JOURNAL ARTICLE

Risk factors for regional nodal failure after breast-conserving therapy: regional nodal irradiation reduces rate of axillary failure in patients with four or more positive lymph nodes

Inga S Grills, Larry L Kestin, Neal Goldstein, Christina Mitchell, Alvaro Martinez, John Ingold, Frank A Vicini
International Journal of Radiation Oncology, Biology, Physics 2003 July 1, 56 (3): 658-70
12788171

PURPOSE: To determine the incidence of, and risk factors for, regional nodal failure (RNF) and to evaluate the effectiveness of, and indications for, regional nodal irradiation (RNI) in patients with Stage I-II breast cancer treated with breast-conserving therapy.

METHOD AND MATERIALS: A total of 1500 cases of Stage I-II breast cancer were treated with breast-conserving therapy between February 1980 and December 2000. All patients underwent excisional biopsy, and 925 (62%) underwent re-excision. Level I-II axillary lymph node dissection was done in 94% of patients. The lymph nodes were pathologically involved in 335 patients (22%); 255 with 1-3 nodes and 80 with >/=4 nodes involved. All patients received whole breast irradiation to a median dose of 45 Gy, and 97% received a tumor bed boost to a median dose of 61 Gy. Treatment included the breast only in 1309 patients (87%), and the breast and regional lymphatics in 191 (13%).

RESULTS: With a median follow-up of 8.1 years, 35 patients had failure within the regional nodes: 12 patients (6%) who received RNI and 23 patients (2%) who did not. The 5- and 10-year rate for any RNF was 1.9% and 2.8%, respectively. The 5 and 10-year rates of axillary failure and supraclavicular failure were 0.6% and 1.0% and 0.9% and 1.6%, respectively. In patients with >/=4 positive lymph nodes, RNI reduced the 10-year rate of any RNF from 11% to 2% (p = 0.024), the rate of axillary failure from 5% to 0% (p = 0.019), and the rate of supraclavicular failure from 11% to 2% (p = 0.114). RNI did not affect the rate of axillary failure or supraclavicular failure in patients with 1-3 positive nodes. In node-negative patients, the rate of RNF was significantly greater if <6 nodes were removed at the time of axillary dissection. Multiple clinical, pathologic, and treatment-related factors were analyzed for association with RNF. On univariate analysis, RNF was associated with the number of nodes excised, number of positive nodes, percentage of positive nodes, size of nodal metastasis, presence of angiolymphatic invasion, estrogen receptor status, age, systemic chemotherapy, and RNI. Three subsets of patients had unusually high rates of RNF, those with >/=67% nodes positive (16%), nodal metastasis >/=2.0 cm (44%), or age </=35 years (14%). On multivariate analysis, the only significant predictor of RNF was the maximal size of the nodal metastasis. RNI did not improve the overall survival for any subset of patients. The number of lymph nodes excised had an impact on overall survival, with a 10-year survival rate of 33%, 65%, and 69% in patients with <6, 6-10, and >10 nodes excised, respectively (p = 0.05).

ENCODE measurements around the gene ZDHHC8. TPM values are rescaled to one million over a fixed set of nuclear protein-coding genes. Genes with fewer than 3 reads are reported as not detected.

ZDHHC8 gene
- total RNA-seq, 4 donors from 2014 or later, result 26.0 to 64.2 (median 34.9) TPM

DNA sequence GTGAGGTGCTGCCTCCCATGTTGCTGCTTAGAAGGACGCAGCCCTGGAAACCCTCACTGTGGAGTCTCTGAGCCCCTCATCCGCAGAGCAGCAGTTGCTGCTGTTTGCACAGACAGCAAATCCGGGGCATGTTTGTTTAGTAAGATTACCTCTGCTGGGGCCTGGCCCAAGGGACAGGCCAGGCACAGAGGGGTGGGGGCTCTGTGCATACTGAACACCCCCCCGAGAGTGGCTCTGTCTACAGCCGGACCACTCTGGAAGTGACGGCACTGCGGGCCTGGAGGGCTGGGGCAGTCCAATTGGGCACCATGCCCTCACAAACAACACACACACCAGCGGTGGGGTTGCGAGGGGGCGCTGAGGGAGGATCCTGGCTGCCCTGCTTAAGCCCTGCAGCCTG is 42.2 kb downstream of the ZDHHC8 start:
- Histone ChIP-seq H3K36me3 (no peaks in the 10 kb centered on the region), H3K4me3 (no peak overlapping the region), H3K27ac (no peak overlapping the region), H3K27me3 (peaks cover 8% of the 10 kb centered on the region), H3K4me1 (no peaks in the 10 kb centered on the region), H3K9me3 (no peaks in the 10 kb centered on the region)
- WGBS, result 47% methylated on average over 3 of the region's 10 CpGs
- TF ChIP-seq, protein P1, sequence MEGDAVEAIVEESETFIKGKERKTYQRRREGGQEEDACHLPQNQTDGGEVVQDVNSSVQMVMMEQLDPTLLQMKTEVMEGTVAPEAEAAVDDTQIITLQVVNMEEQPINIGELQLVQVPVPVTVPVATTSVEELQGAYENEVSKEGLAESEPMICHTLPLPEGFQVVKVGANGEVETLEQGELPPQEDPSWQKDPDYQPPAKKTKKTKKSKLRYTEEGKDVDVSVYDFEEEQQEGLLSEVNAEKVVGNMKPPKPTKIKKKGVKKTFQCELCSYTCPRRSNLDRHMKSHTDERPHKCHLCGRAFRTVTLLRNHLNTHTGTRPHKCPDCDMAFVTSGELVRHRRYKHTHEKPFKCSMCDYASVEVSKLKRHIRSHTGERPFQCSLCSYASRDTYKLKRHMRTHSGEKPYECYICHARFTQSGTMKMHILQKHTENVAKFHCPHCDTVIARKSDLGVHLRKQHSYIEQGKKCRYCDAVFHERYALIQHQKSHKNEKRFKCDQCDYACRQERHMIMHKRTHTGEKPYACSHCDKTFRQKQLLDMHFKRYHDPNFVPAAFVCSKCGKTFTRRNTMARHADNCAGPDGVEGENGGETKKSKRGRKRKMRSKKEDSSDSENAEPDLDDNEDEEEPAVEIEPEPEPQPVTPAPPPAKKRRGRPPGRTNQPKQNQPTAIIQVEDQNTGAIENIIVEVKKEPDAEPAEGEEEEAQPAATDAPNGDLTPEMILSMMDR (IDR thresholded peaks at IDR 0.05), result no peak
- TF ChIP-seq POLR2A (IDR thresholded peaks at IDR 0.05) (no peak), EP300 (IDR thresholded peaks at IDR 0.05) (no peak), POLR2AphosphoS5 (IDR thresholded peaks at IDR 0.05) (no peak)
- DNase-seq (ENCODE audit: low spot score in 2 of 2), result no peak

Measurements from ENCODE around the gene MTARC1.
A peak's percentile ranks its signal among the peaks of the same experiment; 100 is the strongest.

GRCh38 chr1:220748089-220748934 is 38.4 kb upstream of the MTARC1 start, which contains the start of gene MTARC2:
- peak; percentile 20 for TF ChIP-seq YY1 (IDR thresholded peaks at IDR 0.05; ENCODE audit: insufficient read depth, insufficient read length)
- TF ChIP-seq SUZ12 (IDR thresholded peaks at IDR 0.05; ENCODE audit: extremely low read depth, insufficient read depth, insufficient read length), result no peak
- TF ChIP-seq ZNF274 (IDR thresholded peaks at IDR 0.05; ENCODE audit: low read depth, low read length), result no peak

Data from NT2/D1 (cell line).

CONCLUSION: Failure within the regional lymph nodes as an isolated site of first relapse is uncommon in patients with Stage I-II breast cancer treated with breast-conserving therapy. RNI can significantly reduce the rate of RNF (axillary failure) in patients with >/=4 positive lymph nodes. The maximal size of the lymph node metastasis was found to be the only significant independent predictor of RNF, with nodal metastases >/=2.0 cm associated with extremely high regional failure rates. Despite this, young age and the extent of axillary dissection (particularly as related to the number of positive nodes) also appear to be important and should be considered when evaluating patients for RNI. Inadequate axillary dissection was not only associated with increased regional failure, but also reduced survival.

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